enjoyed the pos.t
    have a great weekend,
    jess xx
    http://www.elegantlydressedandstylish.com

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  4. I think you never can say no 🙂 Therefore, I’m not surprised that Eve finally got not only one tattoo but even two! Both are beautiful and you are such a good friend to take her to this good place for getting a tattoo. Thanks for the story!
    xx from Bavaria/Germany, Rena
    http://www.dressedwithsoul.com

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  5. Love this nuanced art. So very well written and sensitive, this post ! I am myself, not a fan for ME, but I do quite like them on other people. A good from of personal expression, what could be closer than skin? You sound like a wonderful parent, btw. Thank you for emphasizing the hygiene aspect as well as the aesthetics!
    💕🌸💕
    Elle
    https://theellediaries.com/

    Like

  6. Jodie says

    My mom has a spider vein on her leg that she is always worried about covering up, and one of her friends actually suggested covering it with a tattoo. Of course, she laughed it off, but I’ve been reminding her about it occasionally. I think it’s a perfect solution! But you know, that age group thinks differently about them.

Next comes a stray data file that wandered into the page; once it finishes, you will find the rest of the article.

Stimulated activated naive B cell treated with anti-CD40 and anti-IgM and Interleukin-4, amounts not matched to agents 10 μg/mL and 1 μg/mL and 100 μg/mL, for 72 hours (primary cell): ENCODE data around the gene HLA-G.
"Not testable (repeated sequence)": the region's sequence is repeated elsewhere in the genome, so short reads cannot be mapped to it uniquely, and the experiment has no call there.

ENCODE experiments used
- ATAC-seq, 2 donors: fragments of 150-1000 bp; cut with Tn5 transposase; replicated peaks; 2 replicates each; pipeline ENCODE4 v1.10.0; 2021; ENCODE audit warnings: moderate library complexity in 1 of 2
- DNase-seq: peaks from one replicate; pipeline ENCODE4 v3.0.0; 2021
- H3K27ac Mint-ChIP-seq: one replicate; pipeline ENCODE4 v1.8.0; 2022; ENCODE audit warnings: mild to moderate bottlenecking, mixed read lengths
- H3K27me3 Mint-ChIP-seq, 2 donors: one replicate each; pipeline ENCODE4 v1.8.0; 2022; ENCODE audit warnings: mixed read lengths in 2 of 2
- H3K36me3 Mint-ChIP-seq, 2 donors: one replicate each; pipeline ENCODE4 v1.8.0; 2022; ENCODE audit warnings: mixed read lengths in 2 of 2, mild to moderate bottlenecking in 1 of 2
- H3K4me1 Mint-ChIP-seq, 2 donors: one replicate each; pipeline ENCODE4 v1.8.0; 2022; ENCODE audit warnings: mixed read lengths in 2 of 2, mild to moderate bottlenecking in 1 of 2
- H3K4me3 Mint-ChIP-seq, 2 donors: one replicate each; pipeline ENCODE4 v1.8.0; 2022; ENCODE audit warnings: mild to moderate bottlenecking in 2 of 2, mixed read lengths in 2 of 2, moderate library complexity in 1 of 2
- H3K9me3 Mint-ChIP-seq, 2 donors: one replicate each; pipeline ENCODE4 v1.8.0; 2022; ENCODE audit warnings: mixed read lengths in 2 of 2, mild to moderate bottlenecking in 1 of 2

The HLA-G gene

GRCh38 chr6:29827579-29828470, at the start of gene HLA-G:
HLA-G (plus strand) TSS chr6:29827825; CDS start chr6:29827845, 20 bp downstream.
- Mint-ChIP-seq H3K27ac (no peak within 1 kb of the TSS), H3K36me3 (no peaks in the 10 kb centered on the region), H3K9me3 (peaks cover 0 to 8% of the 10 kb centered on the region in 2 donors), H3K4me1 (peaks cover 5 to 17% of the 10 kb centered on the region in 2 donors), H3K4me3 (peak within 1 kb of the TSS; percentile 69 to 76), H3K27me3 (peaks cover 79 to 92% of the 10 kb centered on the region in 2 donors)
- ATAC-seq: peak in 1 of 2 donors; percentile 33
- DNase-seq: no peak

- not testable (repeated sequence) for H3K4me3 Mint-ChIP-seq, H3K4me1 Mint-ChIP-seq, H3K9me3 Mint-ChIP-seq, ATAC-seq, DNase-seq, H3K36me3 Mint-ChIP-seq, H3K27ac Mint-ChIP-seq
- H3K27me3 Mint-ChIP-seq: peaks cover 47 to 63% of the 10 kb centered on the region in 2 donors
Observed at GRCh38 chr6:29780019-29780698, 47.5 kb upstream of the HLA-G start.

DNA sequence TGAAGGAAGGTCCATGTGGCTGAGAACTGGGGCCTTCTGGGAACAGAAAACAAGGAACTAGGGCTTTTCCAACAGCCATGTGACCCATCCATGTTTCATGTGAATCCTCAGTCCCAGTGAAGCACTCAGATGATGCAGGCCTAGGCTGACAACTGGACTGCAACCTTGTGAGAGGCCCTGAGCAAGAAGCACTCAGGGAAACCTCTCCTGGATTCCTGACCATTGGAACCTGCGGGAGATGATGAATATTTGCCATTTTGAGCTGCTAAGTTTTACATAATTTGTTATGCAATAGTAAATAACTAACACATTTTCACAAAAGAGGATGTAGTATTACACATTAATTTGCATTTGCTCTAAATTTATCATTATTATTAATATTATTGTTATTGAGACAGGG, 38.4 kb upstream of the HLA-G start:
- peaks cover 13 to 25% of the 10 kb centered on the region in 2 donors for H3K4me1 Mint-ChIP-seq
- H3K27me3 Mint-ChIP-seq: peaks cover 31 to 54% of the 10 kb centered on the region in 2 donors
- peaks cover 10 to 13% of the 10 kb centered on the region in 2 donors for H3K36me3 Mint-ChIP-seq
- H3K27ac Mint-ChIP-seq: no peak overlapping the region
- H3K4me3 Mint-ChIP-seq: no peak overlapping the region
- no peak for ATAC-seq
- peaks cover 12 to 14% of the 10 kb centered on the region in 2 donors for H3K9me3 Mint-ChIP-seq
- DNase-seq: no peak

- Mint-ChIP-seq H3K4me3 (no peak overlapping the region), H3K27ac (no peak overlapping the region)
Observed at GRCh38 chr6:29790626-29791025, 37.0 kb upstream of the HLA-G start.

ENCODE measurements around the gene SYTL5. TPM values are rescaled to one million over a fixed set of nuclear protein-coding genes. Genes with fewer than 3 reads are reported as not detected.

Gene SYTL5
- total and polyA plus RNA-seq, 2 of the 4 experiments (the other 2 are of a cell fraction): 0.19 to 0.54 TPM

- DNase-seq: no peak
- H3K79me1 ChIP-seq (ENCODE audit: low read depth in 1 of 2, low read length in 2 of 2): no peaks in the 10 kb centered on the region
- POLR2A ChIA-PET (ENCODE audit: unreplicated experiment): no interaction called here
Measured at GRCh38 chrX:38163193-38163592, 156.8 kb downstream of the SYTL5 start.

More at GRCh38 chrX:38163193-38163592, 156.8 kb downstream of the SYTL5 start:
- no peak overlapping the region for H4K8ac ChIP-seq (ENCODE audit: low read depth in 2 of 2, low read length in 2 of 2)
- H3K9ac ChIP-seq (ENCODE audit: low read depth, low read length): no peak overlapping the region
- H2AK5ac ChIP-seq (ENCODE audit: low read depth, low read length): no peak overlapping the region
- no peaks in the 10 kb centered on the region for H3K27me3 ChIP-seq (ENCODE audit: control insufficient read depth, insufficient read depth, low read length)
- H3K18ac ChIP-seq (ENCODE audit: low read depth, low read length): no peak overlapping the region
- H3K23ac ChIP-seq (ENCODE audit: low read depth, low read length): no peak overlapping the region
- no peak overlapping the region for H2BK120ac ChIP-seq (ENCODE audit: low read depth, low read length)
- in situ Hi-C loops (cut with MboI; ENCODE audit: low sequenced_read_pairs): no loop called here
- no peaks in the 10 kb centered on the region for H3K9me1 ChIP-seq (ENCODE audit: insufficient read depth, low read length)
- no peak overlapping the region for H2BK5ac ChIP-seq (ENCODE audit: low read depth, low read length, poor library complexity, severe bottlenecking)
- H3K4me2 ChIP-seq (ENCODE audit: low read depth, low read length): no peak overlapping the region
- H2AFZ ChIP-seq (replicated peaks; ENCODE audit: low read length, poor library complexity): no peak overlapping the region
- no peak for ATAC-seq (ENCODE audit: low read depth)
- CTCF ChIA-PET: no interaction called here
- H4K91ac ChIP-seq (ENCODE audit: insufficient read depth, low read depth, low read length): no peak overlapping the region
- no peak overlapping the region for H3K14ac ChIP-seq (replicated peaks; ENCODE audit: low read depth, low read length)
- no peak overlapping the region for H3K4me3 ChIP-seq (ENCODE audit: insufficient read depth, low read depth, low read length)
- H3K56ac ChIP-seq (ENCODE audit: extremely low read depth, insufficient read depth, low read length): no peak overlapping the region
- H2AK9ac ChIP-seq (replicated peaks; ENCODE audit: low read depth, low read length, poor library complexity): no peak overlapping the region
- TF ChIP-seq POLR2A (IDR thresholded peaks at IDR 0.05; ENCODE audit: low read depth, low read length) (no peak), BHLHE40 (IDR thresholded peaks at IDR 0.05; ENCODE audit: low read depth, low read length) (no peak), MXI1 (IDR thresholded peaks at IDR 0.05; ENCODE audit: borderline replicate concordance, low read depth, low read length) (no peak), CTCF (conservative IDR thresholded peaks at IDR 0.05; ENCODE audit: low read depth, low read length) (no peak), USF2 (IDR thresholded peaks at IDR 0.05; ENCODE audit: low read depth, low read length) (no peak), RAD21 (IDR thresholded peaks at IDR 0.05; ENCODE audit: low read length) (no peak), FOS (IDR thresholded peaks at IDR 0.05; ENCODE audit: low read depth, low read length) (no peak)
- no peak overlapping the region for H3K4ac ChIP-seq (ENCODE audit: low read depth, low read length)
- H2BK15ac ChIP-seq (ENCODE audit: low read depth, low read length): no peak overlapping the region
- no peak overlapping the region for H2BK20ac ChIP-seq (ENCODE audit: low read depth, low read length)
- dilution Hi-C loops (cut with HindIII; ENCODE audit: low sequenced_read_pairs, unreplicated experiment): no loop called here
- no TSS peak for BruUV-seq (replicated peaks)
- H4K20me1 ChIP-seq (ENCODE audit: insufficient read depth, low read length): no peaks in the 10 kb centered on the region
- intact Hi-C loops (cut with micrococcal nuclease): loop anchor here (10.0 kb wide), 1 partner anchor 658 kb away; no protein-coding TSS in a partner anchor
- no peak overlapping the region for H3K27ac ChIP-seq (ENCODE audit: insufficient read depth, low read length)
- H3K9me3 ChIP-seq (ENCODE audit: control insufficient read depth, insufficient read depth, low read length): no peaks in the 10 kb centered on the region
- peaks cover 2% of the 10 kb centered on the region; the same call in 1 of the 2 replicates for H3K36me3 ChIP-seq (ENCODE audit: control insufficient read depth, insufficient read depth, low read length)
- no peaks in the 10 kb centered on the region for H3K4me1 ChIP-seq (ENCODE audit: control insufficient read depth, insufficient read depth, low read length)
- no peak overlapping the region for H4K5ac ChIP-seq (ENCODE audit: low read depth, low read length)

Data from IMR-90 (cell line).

Personally, I have a small one, that no one really sees. And I made myself numb for the experience—totally easier!! Maybe cheating??
    XOXO
    Jodie
    http://www.jtouchofstyle.com

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  7. Culturally, tattoos have not been on my radar nor my daughter’s but piercing is another thing (limited to the ears). She and I got our 3rd holes on our lobes together. Since she turned 18, my daughter has moved onto other areas as well but I’m good with just the ears. It sounds like you and Eve have a great relationship and it is one to cherish.

    Rena
    http://www.finewhateverblog.com

    Like

  8. These are all so beautiful- and I love that you let your daughter make her own choice, only being there to guide her and support her! That’s amazing, my friend.

    -Ashley
    Le Stylo Rouge

    Like